On February 10, 1964, the United States House of Representatives passed The Civil Rights Act of 1964 after 70 days of debate.
The Act made discrimination illegal on the basis of race, color, religion, national origin, and sex in public accommodations, employment, and programs that are federally funded. A substitute bill of this major piece of civil rights legislation was finally approved on June 19, 1964 by the United States Senate after a 50 day filibuster organized by senators from the south.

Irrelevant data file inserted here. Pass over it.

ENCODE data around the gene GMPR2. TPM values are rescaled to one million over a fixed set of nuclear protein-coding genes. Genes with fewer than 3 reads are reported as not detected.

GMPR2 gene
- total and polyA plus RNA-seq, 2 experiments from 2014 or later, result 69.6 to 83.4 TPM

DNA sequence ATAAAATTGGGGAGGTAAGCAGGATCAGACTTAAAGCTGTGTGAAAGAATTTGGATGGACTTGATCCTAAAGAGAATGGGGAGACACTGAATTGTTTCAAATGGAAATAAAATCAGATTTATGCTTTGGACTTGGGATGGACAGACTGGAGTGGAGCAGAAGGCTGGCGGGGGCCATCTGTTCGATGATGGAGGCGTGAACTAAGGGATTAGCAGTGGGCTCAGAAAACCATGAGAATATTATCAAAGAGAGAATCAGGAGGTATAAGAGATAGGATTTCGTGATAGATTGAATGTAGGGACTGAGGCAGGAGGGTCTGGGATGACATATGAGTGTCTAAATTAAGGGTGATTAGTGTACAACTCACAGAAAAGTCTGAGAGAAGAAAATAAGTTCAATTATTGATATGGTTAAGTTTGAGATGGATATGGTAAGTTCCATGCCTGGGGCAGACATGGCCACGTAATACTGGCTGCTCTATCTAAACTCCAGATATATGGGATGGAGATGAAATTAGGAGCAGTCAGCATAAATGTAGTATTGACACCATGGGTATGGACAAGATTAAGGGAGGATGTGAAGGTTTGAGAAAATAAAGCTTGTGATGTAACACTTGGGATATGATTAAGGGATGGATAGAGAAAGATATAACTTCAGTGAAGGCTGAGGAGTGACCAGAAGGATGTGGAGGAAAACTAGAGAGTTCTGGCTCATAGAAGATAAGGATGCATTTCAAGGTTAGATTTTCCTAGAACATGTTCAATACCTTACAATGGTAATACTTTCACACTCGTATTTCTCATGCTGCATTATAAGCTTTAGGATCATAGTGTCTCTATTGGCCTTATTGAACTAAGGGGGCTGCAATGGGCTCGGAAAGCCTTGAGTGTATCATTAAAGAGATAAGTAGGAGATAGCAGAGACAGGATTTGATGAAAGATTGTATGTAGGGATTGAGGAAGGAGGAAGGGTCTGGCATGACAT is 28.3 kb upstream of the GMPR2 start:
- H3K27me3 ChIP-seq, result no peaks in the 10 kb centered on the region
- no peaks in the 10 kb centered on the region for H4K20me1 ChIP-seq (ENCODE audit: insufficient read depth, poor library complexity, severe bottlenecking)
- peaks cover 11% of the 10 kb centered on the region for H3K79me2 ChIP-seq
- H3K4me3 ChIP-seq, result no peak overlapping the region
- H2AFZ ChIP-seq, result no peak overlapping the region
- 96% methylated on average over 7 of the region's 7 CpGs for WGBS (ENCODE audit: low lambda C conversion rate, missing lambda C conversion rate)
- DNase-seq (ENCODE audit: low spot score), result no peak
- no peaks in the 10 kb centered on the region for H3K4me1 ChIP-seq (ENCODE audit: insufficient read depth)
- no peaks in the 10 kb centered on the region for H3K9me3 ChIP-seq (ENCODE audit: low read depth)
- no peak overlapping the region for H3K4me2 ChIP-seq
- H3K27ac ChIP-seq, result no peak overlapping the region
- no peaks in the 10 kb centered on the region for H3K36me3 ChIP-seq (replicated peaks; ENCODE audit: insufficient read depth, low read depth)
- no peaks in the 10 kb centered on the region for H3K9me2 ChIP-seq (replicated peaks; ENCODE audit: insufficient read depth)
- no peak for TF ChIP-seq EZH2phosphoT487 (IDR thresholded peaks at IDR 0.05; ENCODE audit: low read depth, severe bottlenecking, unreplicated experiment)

President Lyndon B. Johnson signed the Act into law on July 2, 1964. Being a law and being an enforced law are two different things, it still took years for many areas of the country to abide by The Civil Rights Act of 1964.
Tribute To Black History Month
December 19, 1875 – April 3, 1950 – Carter Godwin Woodson
Dr. Carter G. Woodson began “Negro History Week” the forerunner to Black History Month. Dr. Woodson was a noted, historian, journalist, author and the founder of the Association for the Study of African American Life and History.
Words That Matter
Rev. Martin Luther King, Jr.
"We Are Not Makers Of History. We Are Made By History."